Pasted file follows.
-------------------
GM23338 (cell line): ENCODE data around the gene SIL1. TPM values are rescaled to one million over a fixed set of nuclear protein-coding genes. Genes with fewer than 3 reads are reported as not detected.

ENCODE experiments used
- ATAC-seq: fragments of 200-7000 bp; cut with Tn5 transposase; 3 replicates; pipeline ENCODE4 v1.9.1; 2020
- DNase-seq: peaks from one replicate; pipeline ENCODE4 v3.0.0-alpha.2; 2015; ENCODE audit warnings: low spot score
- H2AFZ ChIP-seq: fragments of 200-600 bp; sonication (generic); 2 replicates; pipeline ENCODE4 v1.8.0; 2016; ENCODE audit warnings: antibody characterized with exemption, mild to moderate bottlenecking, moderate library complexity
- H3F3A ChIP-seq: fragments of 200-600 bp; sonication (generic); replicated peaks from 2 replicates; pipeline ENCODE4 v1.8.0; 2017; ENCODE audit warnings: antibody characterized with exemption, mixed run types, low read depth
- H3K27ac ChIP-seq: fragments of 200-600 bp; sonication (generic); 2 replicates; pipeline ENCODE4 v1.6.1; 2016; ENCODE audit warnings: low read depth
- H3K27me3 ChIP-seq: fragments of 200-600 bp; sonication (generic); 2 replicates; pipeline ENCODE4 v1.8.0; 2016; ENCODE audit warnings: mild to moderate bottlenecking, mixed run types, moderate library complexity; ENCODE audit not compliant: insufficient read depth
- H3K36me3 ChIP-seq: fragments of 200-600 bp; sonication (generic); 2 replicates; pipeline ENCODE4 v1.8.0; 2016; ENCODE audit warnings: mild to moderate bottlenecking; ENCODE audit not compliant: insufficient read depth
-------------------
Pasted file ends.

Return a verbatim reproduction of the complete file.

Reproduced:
GM23338 (cell line): ENCODE data around the gene SIL1. TPM values are rescaled to one million over a fixed set of nuclear protein-coding genes. Genes with fewer than 3 reads are reported as not detected.

ENCODE experiments used
- ATAC-seq: fragments of 200-7000 bp; cut with Tn5 transposase; 3 replicates; pipeline ENCODE4 v1.9.1; 2020
- DNase-seq: peaks from one replicate; pipeline ENCODE4 v3.0.0-alpha.2; 2015; ENCODE audit warnings: low spot score
- H2AFZ ChIP-seq: fragments of 200-600 bp; sonication (generic); 2 replicates; pipeline ENCODE4 v1.8.0; 2016; ENCODE audit warnings: antibody characterized with exemption, mild to moderate bottlenecking, moderate library complexity
- H3F3A ChIP-seq: fragments of 200-600 bp; sonication (generic); replicated peaks from 2 replicates; pipeline ENCODE4 v1.8.0; 2017; ENCODE audit warnings: antibody characterized with exemption, mixed run types, low read depth
- H3K27ac ChIP-seq: fragments of 200-600 bp; sonication (generic); 2 replicates; pipeline ENCODE4 v1.6.1; 2016; ENCODE audit warnings: low read depth
- H3K27me3 ChIP-seq: fragments of 200-600 bp; sonication (generic); 2 replicates; pipeline ENCODE4 v1.8.0; 2016; ENCODE audit warnings: mild to moderate bottlenecking, mixed run types, moderate library complexity; ENCODE audit not compliant: insufficient read depth
- H3K36me3 ChIP-seq: fragments of 200-600 bp; sonication (generic); 2 replicates; pipeline ENCODE4 v1.8.0; 2016; ENCODE audit warnings: mild to moderate bottlenecking; ENCODE audit not compliant: insufficient read depth